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Medium range radar guided air-to-air missile.

The Advanced Medium Range Air-to-Air Missile (AMRAAM)
AIM-120 development programme was started in 1975, with
a joint US Air Force and US Navy study. Two
contractors, Hughes and Raytheon, competed in a three
year validation phase and in 1981 Hughes was awarded
the full-scale development contract. Development
problems forced a complete programme review in 1985,
the development phase was extended by two years and the
in-service date delayed from 1986 to 1989, with further
evaluation problems resulting in entry to service in
1991. AMRAAM was designed to follow on and improve upon
the performance of AIM-7 Sparrow and to be carried on
the F-14, F-15, F-16 and F/A-18 aircraft. Performance
improvements over the Sparrow include higher speed,
greater range, increased manoeuvrability, better
resistance to electronic countermeasures, an active
radar terminal seeker and improved reliability and
maintainability. The active radar terminal seeker
together with track-while-scan radar on the launch
aircraft provides a capability simultaneously to track
multiple targets, launch several missiles and manoeuvre
to avoid counter attacks. As a result of the 1985
programme review, a number of design changes was
identified to reduce the high production costs of some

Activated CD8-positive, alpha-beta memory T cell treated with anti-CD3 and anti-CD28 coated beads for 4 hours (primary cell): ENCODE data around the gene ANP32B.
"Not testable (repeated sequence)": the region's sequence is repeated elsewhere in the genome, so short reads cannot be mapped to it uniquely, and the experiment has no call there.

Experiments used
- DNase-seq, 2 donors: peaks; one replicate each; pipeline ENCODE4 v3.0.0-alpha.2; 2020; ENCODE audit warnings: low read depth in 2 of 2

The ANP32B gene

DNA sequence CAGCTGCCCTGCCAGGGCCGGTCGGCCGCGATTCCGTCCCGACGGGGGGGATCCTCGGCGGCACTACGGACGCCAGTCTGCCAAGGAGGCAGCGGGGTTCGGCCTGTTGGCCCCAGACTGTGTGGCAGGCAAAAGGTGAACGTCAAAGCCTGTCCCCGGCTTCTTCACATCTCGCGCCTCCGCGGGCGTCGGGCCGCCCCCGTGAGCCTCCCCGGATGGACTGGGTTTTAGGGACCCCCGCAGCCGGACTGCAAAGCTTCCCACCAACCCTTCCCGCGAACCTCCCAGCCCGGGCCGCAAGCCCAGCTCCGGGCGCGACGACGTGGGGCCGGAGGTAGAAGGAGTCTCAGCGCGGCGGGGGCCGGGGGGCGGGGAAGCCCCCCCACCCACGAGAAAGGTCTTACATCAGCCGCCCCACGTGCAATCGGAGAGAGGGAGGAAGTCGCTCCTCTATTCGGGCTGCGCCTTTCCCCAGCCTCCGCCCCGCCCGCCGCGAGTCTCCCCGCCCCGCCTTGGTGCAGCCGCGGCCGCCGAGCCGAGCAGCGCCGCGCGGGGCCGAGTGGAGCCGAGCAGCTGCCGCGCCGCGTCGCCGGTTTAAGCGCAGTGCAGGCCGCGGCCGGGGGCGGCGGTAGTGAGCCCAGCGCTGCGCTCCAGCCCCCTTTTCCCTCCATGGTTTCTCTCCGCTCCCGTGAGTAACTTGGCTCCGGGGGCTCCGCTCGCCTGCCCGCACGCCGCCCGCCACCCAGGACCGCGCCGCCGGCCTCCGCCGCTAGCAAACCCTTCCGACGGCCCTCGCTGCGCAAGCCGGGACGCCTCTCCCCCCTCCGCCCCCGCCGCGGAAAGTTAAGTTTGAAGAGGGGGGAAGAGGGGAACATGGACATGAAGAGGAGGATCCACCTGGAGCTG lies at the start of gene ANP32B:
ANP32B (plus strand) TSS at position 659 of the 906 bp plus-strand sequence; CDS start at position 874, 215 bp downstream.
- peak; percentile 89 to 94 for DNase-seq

The AMRAAM missile is 3.65 m long, has a body diameter
of 178 mm and a fin span of 0.63 m. The fixed central
wings have a span of 0.53 m. The missile weighs 157 kg
and has a low smoke solid propellant boost and
sustainer motor. A maximum range of about 50 km could
be expected against head-on targets, reducing to 10 km
or less against receding targets. The design
incorporates extensive built-in test capability for the
missile, the launcher and the associated aircraft
weapon system, and aims to achieve impressive storage
and captive-carry reliability requirements. The warhead
weight is around 22 kg, with directed fragments
initiated by an active radar proximity fuze. Control is
by four rear fuselage-mounted fins, moved by
electrically powered actuators. The command link
receiver antennas are at the rear of the missile, to
receive guidance updates on target position and
manoeuvre from the launch aircraft. There are three
guidance modes for the missile, depending upon the
launch range and conditions. In a typical engagement
the missile is launched and first guided by on-missile
inertial navigation with command guidance updates from
the launch aircraft. The missile then goes into
autonomous mode and continues to guide by inertial
navigation only. Finally, the terminal mode is selected
when the target is within range of the missile's active
monopulse radar seeker, which then guides the missile
onto the target aircraft. In short range engagements,
which can be made down to a few hundred metres, the
missile guides all the way by its onboard active radar

Length: 3.65 m
Body diameter: 178 mm
Wingspan: 0.53 m
Launch weight: 157 kg
Warhead: 22 kg HE directed fragmentation
Fuze: Active radar
Guidance: Command, inertial and active radar
Propulsion: Solid propellant
Range: 50 km